A Garden Grows at St. James, Lincoln

A Garden Grows at St. James, Lincoln

by Paula Schaap

If you drive north to Lincoln on State Route 99 from Sacramento, you quickly pass from housing developments and shopping malls to fields and irrigation canals. Especially if you come up on a quiet Sunday late-summer morning, snowy egrets fly over your car, their necks crooked as they seek out more of the tender rice paddies for feeding, and great blue herons stand as sentinels to welcome the dawn.

It fits that parishioners at St. James, Lincoln, when the church was able to buy a derelict house on an adjacent plot of land, with the encouragement of the Bishop’s Office, took note of the church’s surrounding agricultural area and its neighbors’ needs, and constructed a community garden.

As they often do, new ideas come from unexpected quarters. Bob Russi, a St. James parishioner and a retired construction project manager, attended a seminar sponsored by the diocese in 2010, where he heard how St. James of Jerusalem, Yuba City, had turned its vacant land into a community garden. Inspired, Russi drew up plans for the next-door property, which the church had bought at auction. The first garden had 12 plots – “36 cubic yards,” Russi, always precise when it comes to construction, said recently.

A photograph taken of Russi at the end of the first growing season shows him with arms outstretched and corn tassels waving over his head.

Bishop Barry Beisner was visiting the church after it moved from mission to parish status in 2014, when senior warden Jeptha Rogers showed him another tumble-down house sitting beside the garden. When Rogers said he wanted the church to buy it someday, he recalled Bishop Beisner telling him to look into it.

When the church inquired in March of that year, it turned out that the owner had just sold the property. But shortly afterward, Rogers saw people at the second property site with plans, who offered to resell the property to the church. Realizing they needed to move fast, the church turned to donors to come up with a down-payment – the diocese came in with a loan that will eventually be refinanced. Russi and other parishioners tore down a dilapidated fence themselves.

Now the garden space was going to be twice as big and the need for someone to manage the larger space more critical. That’s when gardener Mona Bass, who was already involved with the Placer County Food Bank, stopped in to ask if the church needed help in the summer of 2015. She brought along Clyde Martin, a contractor who had a passion for building gardens. With the support of St. James’ vestry and parishioners, Bass and Martin got donations for the additional boxes and the irrigation system. Volunteers from the local Teen Challenge and Lincoln Hills Community Church pitched in. Bass obtained a small grant from the Health Education Council in West Sacramento.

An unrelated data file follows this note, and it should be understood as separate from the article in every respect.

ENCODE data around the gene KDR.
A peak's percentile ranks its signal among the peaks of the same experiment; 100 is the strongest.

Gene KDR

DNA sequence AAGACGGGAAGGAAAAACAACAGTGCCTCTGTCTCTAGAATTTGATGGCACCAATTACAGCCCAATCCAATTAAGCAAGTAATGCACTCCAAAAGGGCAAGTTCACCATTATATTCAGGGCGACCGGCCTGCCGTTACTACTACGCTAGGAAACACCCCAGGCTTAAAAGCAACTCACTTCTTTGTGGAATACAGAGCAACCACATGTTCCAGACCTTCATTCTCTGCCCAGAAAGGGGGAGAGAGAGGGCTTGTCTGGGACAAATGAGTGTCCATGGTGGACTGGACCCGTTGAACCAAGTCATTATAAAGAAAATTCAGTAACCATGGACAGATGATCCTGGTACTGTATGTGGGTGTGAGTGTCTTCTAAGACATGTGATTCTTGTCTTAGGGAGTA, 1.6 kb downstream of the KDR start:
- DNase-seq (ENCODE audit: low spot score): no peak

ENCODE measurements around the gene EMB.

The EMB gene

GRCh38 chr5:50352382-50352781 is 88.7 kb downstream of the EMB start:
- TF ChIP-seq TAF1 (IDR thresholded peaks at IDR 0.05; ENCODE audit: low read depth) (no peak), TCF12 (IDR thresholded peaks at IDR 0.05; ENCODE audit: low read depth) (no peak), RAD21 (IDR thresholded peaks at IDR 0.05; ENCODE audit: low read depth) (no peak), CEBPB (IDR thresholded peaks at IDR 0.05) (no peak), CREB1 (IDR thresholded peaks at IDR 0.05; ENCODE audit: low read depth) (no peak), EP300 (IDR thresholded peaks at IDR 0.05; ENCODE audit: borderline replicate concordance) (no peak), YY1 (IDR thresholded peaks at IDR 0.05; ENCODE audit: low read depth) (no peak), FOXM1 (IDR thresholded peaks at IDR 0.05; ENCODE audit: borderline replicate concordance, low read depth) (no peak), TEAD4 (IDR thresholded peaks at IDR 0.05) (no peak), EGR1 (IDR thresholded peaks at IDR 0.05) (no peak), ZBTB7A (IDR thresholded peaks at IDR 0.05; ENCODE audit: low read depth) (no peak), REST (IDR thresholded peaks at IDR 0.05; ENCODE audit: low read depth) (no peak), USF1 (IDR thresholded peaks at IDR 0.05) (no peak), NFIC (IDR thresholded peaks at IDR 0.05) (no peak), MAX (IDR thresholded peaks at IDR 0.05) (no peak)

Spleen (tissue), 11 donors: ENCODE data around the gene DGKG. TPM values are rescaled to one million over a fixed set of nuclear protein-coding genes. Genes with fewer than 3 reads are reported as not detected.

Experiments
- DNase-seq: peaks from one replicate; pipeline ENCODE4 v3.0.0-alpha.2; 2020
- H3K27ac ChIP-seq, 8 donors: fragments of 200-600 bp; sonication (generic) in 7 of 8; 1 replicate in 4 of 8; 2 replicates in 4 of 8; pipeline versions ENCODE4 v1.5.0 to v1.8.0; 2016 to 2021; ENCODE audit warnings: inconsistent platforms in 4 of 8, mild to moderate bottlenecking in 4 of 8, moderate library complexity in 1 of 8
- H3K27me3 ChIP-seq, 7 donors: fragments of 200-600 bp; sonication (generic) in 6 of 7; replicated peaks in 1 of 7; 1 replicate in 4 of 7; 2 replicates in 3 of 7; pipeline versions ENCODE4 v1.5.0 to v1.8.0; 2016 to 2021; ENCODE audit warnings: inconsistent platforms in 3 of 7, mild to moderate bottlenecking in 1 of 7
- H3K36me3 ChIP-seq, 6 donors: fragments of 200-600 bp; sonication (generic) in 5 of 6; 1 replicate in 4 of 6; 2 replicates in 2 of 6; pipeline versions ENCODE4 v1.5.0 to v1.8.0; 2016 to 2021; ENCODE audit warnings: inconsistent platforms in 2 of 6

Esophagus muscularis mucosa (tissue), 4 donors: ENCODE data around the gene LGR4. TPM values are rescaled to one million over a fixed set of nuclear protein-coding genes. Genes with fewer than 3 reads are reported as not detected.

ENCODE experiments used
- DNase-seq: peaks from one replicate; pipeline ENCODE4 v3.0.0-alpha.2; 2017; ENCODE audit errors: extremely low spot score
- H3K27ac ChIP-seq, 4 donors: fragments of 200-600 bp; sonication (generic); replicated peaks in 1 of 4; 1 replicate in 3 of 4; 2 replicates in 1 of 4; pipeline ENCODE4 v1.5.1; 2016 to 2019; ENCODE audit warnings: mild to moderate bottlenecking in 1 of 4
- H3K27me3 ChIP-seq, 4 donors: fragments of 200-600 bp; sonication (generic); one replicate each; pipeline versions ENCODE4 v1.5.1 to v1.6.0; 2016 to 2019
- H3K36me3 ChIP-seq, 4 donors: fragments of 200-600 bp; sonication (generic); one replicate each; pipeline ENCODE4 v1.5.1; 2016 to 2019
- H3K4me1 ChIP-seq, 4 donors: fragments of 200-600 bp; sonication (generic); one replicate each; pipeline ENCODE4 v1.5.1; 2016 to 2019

“We got the grant because the area the church is located in is considered a food desert, meaning it has limited access to fresh food,” she said.

Help turned up in unusual ways. One day, when parishioners and volunteers needed the property graded, a work crew from PG&E that happened to be in the area with a backhoe gave them a hand, turning what could have been an all-day job into a matter of minutes.

“St. James had always been very committed to outreach and that commitment to outreach went to support the community garden,” said the Rev. William Rontani. Father Rontani, who is now retired, supported the community garden effort as St. James’ priest at the time.

The expanded garden is nearing the end of its first summer growing season. Thirty local families and parishioners grow food and the overabundance is donated to food banks and St. James’ food pantry – close to 1,000 pounds this year, Bass estimated.

There’s a gate in front of the garden, but there’s no fence around it. That’s in keeping with the St. James’ community garden’s philosophy that anyone can enter and pick produce for themselves and their families. Nutrition and cooking classes were taught in the spring and a gardening class is planned for October. There’s an area with raised boxes to give access to those who can’t bend over to garden. A meditation gazebo that Martin designed and built is in the middle of the garden framing a simple cross – it’s a welcome respite from the sun. St. James’ parishioners remain very involved either helping with the gardening or with their support.

“Who would think to turn two dilapidated lots into gardens,” said Bass of the St. James congregation. “I’m just blessed to have them.”

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